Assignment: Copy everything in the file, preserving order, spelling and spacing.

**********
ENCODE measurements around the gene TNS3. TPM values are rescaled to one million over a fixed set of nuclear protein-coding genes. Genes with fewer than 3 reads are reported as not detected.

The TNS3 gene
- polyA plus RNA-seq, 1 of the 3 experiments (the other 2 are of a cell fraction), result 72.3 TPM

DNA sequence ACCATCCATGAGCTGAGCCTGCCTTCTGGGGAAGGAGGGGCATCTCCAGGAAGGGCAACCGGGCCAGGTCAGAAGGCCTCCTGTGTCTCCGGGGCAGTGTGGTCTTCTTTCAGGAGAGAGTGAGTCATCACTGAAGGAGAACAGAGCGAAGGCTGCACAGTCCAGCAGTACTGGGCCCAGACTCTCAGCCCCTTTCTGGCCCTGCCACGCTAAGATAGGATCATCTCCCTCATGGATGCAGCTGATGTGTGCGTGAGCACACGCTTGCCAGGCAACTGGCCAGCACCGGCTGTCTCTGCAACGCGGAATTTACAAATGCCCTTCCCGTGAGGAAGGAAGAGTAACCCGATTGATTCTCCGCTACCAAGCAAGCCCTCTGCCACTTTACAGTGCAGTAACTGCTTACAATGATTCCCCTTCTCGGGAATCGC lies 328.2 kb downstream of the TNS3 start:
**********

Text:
ENCODE measurements around the gene TNS3. TPM values are rescaled to one million over a fixed set of nuclear protein-coding genes. Genes with fewer than 3 reads are reported as not detected.

The TNS3 gene
- polyA plus RNA-seq, 1 of the 3 experiments (the other 2 are of a cell fraction), result 72.3 TPM

DNA sequence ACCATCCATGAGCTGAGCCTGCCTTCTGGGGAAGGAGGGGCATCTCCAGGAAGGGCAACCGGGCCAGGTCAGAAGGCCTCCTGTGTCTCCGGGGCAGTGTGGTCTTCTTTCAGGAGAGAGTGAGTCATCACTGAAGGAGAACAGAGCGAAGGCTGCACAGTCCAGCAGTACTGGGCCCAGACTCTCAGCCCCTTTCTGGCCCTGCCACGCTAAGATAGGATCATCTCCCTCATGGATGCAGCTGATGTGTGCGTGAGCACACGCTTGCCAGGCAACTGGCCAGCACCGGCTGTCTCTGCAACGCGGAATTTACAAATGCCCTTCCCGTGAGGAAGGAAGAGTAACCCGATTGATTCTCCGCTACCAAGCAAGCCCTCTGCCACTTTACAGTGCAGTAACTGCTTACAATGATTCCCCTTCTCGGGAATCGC lies 328.2 kb downstream of the TNS3 start: